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Signs of Land

Signs That Land is Nearby When Lost at Sea When there is no land in sight you may find some of the following indicators of land and the direction in which it may be found: Clouds: Cumulus clouds in an otherwise clear sky are likely to have been formed over land. In tropical waters a greenish tint on the underside of clouds, known as lagoon glare, is produced by the reflection of sunlight from the shallow water over coral reefs. Birds: A lone bird is not a reliable indication of land, and after rough weather birds can be blown way off course, but few seabirds sleep on the water or fly more than 100 miles from land. Their direction of flight is usually outwards from land before noon and return in the late afternoon. The continuous sound of bird cries is usually an indication that land is not far distant. Watching the direction of flight of a sea bird can indicate where to find land. Driftwood: Driftwood,...
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Protection from the Elements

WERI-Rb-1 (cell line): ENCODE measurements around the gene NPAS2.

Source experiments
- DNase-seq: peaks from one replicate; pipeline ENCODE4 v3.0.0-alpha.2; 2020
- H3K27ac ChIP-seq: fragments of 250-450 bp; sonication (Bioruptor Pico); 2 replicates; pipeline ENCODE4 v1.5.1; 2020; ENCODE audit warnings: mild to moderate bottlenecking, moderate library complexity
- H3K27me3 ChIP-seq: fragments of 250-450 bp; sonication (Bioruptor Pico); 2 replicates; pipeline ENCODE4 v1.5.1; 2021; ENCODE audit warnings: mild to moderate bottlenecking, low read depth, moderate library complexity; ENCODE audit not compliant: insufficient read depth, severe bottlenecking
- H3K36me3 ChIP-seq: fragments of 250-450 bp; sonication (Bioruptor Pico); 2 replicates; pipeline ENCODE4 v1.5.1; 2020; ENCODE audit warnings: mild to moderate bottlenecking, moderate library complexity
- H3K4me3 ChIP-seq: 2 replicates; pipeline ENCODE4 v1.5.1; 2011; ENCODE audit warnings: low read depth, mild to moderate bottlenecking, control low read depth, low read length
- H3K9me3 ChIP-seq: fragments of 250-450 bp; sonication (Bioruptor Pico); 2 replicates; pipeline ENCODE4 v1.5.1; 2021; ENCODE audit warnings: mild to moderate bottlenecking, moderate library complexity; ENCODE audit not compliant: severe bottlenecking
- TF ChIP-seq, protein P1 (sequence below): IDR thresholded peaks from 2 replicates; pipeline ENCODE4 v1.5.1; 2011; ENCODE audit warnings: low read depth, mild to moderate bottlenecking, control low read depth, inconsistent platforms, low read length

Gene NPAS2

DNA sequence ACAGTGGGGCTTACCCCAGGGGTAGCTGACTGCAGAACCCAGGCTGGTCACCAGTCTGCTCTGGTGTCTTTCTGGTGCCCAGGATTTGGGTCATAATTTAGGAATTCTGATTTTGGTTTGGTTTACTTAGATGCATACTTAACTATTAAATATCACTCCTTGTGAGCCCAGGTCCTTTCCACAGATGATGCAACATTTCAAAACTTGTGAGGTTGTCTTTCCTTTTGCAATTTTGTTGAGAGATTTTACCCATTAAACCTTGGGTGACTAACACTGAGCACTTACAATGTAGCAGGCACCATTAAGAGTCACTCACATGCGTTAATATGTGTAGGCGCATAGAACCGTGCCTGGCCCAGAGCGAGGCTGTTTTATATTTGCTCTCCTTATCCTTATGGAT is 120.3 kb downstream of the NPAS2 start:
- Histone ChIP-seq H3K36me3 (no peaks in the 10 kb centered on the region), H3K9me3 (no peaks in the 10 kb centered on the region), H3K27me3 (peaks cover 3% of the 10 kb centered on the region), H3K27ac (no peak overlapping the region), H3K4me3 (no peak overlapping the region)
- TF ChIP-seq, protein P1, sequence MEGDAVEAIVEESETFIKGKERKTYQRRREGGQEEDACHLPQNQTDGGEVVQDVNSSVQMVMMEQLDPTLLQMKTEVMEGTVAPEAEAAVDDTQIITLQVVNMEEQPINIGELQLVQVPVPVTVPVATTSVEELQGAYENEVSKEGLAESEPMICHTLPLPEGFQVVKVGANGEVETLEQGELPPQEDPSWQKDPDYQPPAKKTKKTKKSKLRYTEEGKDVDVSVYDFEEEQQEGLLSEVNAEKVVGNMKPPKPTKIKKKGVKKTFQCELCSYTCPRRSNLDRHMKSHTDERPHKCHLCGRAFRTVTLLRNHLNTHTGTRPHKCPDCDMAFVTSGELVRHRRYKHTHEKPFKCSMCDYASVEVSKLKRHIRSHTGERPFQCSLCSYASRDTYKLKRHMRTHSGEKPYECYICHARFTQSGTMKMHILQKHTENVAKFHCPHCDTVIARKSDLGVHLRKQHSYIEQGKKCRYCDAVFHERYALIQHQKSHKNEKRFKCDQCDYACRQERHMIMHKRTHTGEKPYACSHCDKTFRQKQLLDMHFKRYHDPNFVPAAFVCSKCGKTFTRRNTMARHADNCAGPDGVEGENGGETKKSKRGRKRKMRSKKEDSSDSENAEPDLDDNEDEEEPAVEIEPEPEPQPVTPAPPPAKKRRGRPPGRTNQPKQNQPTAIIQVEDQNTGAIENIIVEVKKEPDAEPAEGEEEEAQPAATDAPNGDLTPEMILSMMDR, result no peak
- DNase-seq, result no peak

Protecting Yourself from the Elements After drowning, the highest danger comes from exposure (cold, wind, heat, sun, salt). Hypothermia Hypothermia is the main cause of death resulting from exposure to the elements. The body heat loss is 25 times greater in the water than in the air. Even in tropical water, a man immersed (without protection) for an extended period of time will die from hypothermia. (In the 80s a dive boat sunk in the warm water of the Sea of Cortez. The only people who survived were the ones who were able to grab their wetsuits. Survivors still suffered from hypothermia). In cold water, dying from hypothermia might be a matter of minutes. In the heat of the moment If you can, grab as much clothing as possible. Polypropylene will protect you even wet. Rain gear will protect you in the raft. In the water Try to get off the water as soon as possible. If you can’t, save your energy. Avoid all movements that will increase...